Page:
A Boston man has filed a federal civil rights lawsuit against the Town of Brookline, its police department, and three officers, alleging that police racially profiled him, made racist jokes at his expense, and wrongfully arrested him, according to court documents.
Chiuba E. Obele, who is Black, filed the suit in US District Court in Boston on Thursday, also naming the tenant of Obele’s girlfriend, a Brookline resident at whose condominium the incidents allegedly took place, according to court documents.
Obele alleges that the tenant filed a false police report claiming Obele assaulted him in a Nov. 18, 2017, incident “to implicate Mr. Obele for a crime he did not commit,” documents show.
Obele also claims that Brookline police and the Town of Brookline, which settled two civil rights lawsuits from Black former police officers in 2017 and 2018, have a “de facto policy” of inadequately addressing “citizen and other complaints of police misconduct,” according to the suit, in which Obele is acting as his own attorney.
“The Brookline Police Department is a department besieged by allegations of racism,” Obele said in a statement.
In a statement Friday, Brookline Town Administrator Mel Kleckner said the town and the police department had received no formal complaints from Obele prior to the lawsuit, which officials are reviewing.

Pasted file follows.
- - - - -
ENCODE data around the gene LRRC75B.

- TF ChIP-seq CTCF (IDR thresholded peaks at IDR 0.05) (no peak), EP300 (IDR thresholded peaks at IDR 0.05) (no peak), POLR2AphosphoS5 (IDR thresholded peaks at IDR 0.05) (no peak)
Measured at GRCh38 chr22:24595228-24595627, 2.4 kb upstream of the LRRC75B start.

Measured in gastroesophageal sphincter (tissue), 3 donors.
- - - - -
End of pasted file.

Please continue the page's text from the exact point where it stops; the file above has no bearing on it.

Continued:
“The allegations in his complaint will be taken very seriously, and will be reviewed in accordance with appropriate legal process for all parties who are involved,” Kleckner said.
In the suit, Obele alleges that on Oct. 30, 2017, a Brookline officer questioned him aggressively, patted him down, and searched his backpack without permission after Obele accidentally set off a security alarm at his girlfriend’s home.
In a separate incident six days later, another officer allegedly refused to arrest a tenant living in the home of Obele’s girlfriend who allegedly made threats against Obele and the woman , according to the court filing.
The officer allegedly made disapproving comments about the age difference between Obele, who was then 27, and his girlfriend, who was then 73, and accused Obele of being a “gold digger.”
In a third incident on Nov. 18, 2017, another officer allegedly arrested Obele for assault and battery with a dangerous weapon, resisting arrest, and witness intimidation, after the tenant allegedly claimed falsely that Obele had attacked him, documents show.
Obele was arrested despite his girlfriend’s eyewitness account supporting his version of events and Obele’s request to show officers surveillance video that “would corroborate parts of his story,” according to court documents.
The 65-page suit describes minor domestic issues of cleanliness and hospitality between the tenant and Obele’s girlfriend that allegedly escalated into aggressive confrontations over the summer and fall of 2017 before the police incidents.
At one point, the tenant allegedly threatened physical violence over a disagreement about a favorite plate, documents show.
Obele was delayed in filing this suit because he was involved in separate lawsuits against his employer and against Brookline’s Zoning Board of Appeals and building commissioner, according to court filings.
He filed this week because the three-year statute of limitations is approaching in the fall and because he was influenced “by the protests against police brutality and misconduct, inspired by the murder of George Floyd,” Obele wrote in the suit, referring to the Minneapolis man killed by a police officer on Memorial Day.